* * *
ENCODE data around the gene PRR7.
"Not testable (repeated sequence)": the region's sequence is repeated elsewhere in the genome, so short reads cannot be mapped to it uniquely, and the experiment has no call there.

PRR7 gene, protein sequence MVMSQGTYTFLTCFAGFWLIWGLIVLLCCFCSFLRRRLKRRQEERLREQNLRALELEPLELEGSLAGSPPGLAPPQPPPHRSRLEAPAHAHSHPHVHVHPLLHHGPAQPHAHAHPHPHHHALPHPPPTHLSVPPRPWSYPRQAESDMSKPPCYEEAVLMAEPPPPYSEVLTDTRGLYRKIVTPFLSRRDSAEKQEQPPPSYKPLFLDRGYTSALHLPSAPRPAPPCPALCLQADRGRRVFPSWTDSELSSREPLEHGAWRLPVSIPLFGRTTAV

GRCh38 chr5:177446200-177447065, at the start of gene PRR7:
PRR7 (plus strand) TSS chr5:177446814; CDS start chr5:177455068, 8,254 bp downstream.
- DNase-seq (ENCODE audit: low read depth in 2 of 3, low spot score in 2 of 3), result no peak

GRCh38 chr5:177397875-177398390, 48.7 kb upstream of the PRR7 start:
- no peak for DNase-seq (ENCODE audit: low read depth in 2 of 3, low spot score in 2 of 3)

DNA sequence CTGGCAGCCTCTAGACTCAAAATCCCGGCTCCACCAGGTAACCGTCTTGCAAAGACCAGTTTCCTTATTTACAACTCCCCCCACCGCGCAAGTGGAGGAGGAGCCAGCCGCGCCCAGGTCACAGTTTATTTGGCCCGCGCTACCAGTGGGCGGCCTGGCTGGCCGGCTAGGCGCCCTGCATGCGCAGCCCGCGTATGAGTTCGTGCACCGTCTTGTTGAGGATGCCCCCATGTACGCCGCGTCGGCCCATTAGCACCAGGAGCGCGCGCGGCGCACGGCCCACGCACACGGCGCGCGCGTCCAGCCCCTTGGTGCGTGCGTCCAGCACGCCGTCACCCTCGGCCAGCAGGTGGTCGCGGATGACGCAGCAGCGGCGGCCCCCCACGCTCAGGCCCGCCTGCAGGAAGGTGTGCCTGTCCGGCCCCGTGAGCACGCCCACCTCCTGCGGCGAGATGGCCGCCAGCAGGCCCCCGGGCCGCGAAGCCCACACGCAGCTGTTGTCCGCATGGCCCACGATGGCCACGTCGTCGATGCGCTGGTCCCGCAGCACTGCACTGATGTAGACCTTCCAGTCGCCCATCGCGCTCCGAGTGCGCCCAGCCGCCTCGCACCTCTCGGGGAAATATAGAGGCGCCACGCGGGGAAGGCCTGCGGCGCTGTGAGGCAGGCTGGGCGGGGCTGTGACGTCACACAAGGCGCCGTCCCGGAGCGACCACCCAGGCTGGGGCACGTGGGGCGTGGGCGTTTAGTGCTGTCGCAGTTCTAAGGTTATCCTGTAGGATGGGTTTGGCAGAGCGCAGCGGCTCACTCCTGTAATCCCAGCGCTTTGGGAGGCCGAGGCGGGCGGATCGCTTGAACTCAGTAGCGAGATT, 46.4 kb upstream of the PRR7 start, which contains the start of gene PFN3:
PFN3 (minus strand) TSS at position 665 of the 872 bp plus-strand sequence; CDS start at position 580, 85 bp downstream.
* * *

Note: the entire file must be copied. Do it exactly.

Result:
ENCODE data around the gene PRR7.
"Not testable (repeated sequence)": the region's sequence is repeated elsewhere in the genome, so short reads cannot be mapped to it uniquely, and the experiment has no call there.

PRR7 gene, protein sequence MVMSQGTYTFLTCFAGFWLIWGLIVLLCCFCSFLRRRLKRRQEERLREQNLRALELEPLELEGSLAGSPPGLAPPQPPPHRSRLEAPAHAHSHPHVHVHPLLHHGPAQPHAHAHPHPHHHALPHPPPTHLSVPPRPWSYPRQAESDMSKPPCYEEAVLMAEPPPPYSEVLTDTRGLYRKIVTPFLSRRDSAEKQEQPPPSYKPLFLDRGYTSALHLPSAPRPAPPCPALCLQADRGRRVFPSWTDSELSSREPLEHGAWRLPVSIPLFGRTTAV

GRCh38 chr5:177446200-177447065, at the start of gene PRR7:
PRR7 (plus strand) TSS chr5:177446814; CDS start chr5:177455068, 8,254 bp downstream.
- DNase-seq (ENCODE audit: low read depth in 2 of 3, low spot score in 2 of 3), result no peak

GRCh38 chr5:177397875-177398390, 48.7 kb upstream of the PRR7 start:
- no peak for DNase-seq (ENCODE audit: low read depth in 2 of 3, low spot score in 2 of 3)

DNA sequence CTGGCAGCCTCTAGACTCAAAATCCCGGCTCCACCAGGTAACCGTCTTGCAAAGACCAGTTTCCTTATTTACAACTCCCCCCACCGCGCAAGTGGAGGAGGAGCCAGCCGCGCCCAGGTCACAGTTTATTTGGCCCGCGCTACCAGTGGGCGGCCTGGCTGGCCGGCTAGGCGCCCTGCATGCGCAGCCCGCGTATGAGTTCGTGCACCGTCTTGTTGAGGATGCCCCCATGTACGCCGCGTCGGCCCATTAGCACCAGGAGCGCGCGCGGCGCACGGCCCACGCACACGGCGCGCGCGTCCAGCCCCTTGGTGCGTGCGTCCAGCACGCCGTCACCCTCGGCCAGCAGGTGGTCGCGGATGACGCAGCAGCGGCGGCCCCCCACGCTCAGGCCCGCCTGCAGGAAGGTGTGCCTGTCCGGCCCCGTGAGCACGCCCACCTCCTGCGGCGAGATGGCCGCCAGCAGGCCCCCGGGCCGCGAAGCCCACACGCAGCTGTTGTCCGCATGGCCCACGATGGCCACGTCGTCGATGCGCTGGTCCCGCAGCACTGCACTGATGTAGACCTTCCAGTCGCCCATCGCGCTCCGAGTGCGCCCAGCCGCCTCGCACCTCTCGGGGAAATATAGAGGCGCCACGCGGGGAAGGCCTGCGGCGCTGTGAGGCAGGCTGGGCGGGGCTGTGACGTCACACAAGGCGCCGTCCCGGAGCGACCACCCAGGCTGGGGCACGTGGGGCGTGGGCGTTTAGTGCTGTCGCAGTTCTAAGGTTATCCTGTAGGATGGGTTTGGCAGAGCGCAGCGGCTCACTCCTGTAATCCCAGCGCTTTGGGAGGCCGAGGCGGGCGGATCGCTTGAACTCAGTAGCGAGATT, 46.4 kb upstream of the PRR7 start, which contains the start of gene PFN3:
PFN3 (minus strand) TSS at position 665 of the 872 bp plus-strand sequence; CDS start at position 580, 85 bp downstream.